Few things in life can elicit stronger emotions, opinions and debate than dietary choices. Yogis, of course, often have a lot of dietary predilections. Dinner parties with a group of yogis can sometimes seem straight out of a SNL skit or a “Shit Yogis Say” YouTube video. Guests will likely have one or more of the following dietary restrictions: gluten free; soy-free; sugar-free; vegan; raw vegan; or, of course, all of the above.

So, yes, yoga can certainly have an impact on one’s eating patterns. It sure has for me. It wasn’t a painful process nor was it sudden. Rather it was a gradual evolution through which I never felt deprived even though I was slowly beginning to omit things from my plate.

The first of the yamas (one half of the yamas and niyamas, most easily described as yoga’s version of the 10 commandments) is ahimsa, or non-harming. Many yogis apply this to their diets with respect to animals, eschewing meat and sometimes even all animal products. Though this thought rattled around my mind from relatively early on in my yoga life, I didn’t change my diet right away. It took a combination of regular practice over a period of time as well as seeing films like An Inconvenient Truth and Food Inc. to begin revamping my diet. For me, ahimsa was not only about animals, but about my desire to avoid harming the earth.

But ahimsa also applies to how I treat myself and other people with whom I might share a meal. I don’t want to deprive myself in such a way as to feel constantly miserable about the way I eat. I also don’t want to force my opinions and philosophies on others as I’d rather not dine alone for the rest of my life. So, though I’ve identified as a vegetarian and a pescatarian at times, I am learning to let go of labels. There are two reasons for this: one, I find the vitriol around the conversation of whether or not it’s OK to eat animal products quite harmful in and of itself. Reason number two is, simply, sushi. Why can’t I quit you, fish?!

If pressed to label myself, someone once referred to me as an “aspirational vegan” and I really liked that description. For me, ahimsa is doing the best I can, choosing food that hopefully causes the least harm to the planet, to people and to me. At home, I eat a largely vegan diet and when out, it’s mostly vegetarian (minus the occasional “treat” of fish). Strict vegans might be put off by my allowances, but this is what works for me at the moment. And the dietary evolution will, no doubt, continue.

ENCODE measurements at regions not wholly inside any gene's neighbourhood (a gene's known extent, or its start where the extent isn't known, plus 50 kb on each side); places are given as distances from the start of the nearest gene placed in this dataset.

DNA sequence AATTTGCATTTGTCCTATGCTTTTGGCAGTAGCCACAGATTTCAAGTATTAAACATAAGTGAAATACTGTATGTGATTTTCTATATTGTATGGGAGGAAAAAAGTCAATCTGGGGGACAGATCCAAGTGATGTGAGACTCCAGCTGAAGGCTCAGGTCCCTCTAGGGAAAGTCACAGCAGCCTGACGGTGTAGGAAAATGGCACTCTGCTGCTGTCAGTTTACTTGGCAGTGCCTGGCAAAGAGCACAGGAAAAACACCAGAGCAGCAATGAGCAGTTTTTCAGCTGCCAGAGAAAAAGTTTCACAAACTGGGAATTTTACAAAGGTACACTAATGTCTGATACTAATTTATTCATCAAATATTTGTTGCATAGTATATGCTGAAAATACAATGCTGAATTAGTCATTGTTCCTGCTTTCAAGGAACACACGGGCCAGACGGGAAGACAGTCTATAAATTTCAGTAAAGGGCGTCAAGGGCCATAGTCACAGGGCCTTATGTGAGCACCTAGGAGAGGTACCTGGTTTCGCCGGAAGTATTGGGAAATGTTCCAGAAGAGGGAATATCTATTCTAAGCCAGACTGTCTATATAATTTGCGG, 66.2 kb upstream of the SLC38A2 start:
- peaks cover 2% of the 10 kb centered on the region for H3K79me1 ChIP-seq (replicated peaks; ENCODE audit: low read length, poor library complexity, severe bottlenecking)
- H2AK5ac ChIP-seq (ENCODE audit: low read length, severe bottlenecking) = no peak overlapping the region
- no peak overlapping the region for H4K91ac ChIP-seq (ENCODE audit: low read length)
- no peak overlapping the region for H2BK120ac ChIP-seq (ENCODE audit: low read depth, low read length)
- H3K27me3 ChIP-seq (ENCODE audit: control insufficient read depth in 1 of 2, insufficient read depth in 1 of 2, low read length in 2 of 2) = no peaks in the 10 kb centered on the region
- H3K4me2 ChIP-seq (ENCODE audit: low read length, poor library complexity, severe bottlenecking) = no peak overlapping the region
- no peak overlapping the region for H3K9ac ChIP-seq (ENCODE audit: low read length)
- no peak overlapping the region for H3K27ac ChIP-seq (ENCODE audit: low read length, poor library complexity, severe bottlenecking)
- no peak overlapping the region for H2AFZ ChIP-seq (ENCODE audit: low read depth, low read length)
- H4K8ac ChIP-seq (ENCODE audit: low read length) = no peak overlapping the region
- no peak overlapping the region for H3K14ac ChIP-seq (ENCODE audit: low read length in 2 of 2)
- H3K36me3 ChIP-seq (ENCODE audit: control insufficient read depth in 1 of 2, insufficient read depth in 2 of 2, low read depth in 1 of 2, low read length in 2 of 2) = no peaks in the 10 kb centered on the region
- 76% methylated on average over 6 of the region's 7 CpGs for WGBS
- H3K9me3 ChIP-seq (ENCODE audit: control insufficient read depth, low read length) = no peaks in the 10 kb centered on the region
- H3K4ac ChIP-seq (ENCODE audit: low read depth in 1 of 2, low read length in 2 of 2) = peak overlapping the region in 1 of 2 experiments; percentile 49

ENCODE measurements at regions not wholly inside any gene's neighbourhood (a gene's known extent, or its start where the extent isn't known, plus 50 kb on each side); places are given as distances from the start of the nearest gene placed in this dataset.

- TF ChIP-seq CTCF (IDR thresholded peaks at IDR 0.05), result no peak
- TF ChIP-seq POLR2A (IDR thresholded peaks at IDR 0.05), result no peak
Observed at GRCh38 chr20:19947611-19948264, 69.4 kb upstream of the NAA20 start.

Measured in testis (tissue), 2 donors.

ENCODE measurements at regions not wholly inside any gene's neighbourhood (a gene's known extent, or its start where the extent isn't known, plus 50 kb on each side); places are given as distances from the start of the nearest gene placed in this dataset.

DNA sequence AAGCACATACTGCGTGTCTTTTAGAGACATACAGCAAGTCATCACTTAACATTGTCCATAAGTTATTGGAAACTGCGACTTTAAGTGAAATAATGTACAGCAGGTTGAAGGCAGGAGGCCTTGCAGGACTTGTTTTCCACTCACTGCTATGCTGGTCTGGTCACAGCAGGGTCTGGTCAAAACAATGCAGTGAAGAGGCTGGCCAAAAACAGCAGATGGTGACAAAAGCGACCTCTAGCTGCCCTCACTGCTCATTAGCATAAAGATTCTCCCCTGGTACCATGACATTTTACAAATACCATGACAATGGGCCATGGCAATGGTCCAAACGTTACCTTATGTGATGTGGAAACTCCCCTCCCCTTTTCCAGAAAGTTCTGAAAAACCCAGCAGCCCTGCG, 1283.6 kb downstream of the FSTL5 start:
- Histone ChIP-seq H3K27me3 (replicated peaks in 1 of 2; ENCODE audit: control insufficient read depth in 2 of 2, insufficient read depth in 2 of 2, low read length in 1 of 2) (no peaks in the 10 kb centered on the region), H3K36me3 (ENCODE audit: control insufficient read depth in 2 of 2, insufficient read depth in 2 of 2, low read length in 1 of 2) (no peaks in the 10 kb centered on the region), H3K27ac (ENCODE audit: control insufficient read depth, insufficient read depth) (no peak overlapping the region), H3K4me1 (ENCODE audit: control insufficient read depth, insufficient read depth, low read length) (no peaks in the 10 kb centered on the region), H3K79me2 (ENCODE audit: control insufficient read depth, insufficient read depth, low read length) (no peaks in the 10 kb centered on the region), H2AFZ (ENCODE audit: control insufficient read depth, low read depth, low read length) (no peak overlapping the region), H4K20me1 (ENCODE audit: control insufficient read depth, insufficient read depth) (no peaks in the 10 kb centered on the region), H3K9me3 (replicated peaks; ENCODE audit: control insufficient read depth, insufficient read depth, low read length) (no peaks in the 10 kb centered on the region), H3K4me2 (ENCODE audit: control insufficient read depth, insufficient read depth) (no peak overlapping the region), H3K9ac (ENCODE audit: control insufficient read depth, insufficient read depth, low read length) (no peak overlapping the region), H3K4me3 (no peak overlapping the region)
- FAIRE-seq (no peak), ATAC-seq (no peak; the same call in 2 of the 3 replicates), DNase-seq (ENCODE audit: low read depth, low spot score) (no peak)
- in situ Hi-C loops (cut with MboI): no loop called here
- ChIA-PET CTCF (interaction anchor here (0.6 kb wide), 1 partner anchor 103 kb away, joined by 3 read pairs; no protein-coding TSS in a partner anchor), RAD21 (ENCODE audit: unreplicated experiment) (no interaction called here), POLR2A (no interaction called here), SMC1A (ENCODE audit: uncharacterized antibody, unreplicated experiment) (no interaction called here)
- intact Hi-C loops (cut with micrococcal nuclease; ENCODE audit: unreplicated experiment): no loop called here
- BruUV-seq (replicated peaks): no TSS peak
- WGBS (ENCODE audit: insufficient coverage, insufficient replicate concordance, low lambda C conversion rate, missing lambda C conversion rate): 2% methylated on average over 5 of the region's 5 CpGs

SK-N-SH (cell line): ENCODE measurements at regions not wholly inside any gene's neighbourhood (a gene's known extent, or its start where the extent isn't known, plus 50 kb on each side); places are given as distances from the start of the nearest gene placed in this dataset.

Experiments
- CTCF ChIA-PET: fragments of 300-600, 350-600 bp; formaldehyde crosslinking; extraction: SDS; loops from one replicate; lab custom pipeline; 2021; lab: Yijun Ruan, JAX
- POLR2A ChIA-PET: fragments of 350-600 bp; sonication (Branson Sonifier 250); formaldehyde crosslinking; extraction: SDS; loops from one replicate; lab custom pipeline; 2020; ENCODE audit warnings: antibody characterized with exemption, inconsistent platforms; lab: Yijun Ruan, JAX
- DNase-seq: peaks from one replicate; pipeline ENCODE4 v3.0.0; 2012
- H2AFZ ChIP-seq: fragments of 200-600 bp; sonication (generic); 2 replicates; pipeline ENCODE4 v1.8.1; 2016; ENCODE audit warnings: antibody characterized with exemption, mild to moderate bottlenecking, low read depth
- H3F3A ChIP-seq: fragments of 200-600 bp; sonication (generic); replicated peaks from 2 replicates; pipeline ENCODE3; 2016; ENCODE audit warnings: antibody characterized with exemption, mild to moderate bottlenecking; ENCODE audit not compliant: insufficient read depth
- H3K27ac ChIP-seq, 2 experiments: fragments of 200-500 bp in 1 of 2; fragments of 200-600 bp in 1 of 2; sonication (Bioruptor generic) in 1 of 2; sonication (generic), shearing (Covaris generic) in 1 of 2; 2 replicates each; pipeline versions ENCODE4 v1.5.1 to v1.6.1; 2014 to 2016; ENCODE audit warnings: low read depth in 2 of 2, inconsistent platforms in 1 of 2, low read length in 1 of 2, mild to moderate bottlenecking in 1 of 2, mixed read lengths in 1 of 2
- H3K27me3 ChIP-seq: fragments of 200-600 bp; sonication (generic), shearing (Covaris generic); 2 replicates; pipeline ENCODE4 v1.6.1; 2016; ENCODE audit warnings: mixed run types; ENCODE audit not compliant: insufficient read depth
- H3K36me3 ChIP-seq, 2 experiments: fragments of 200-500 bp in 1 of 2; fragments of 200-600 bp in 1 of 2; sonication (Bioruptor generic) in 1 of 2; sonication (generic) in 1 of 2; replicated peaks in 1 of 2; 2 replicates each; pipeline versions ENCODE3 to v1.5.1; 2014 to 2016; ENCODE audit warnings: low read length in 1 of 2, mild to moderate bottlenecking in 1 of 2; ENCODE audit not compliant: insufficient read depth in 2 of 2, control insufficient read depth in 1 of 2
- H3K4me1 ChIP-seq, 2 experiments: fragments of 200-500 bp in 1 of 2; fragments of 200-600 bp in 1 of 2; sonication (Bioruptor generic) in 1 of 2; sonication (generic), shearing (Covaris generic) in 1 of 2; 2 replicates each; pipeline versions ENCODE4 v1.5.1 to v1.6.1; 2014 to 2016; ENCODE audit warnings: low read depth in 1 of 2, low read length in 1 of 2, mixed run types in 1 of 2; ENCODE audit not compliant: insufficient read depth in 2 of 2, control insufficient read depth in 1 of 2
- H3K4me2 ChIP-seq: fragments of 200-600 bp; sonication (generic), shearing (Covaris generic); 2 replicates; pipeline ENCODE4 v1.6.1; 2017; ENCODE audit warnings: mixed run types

One of the most fun and creative aspects of being an aspirational vegan is playing around with new recipes. It’s required me to learn an entirely new lexicon (hello, “nooch”) and become familiar with ingredients I would have considered woo-woo and out there several years ago (I’m talking to you maca, hemp and chia). So it requires a new set of skills, creativity and the willingness to really screw things up on occasion. For example, I may never attempt to work with kabocha squash again; my first experience was, let’s just say, unsavory. My fault entirely, the squash was just collateral damage.

Luckily, I’ve found some awesome bloggers who have become my guides on this aspirational vegan journey. Even if you have no intention of becoming vegan, I encourage you to check these folks out as they all kinda rock:

Sidesaddle Kitchen: I have such a huge girl crush on Laura Miller. Her incredible produce portraits belong in a gallery. Her YouTube show, “Raw. Vegan. Not Gross.” is hysterical. And of course, her recipes are YUM. Thus far, my favorite is the cashew cream from the buckwheat groats cereal (yes, groats. Sounds gross, tastes good!).

Choosing Raw: I was so bummed when I learned that Gena Hamshaw was moving from D.C. to New York. I felt like this area got extra cool points for having the plant-based blogger living here. I also had dreams of meeting Gina and becoming BFFs. I love her story about overcoming an eating disorder. I also love her candor about how easy it is to turn healthy eating into disordered eating. I just bought her cookbook and am eager to work my way through it!

A House in the Hills: So, Sarah Yates isn’t strictly a food blogger. Part of the allure of her blog for me is that, in addition to wanting what’s on her plate, I also kind of want her house and her wardrobe. But she does share great recipes on the regular. She’s on a clean eating kick this month, but I am still obsessed with her flourless peanut butter chocolate chip cookies recipe.

So, I’m off to play with a new recipe (tomato tart, if you’re interested. I’ll let you know how it goes!) I encourage you to play in the kitchen as well. And to bring a little ahimsa to your diet, whatever that may mean for you.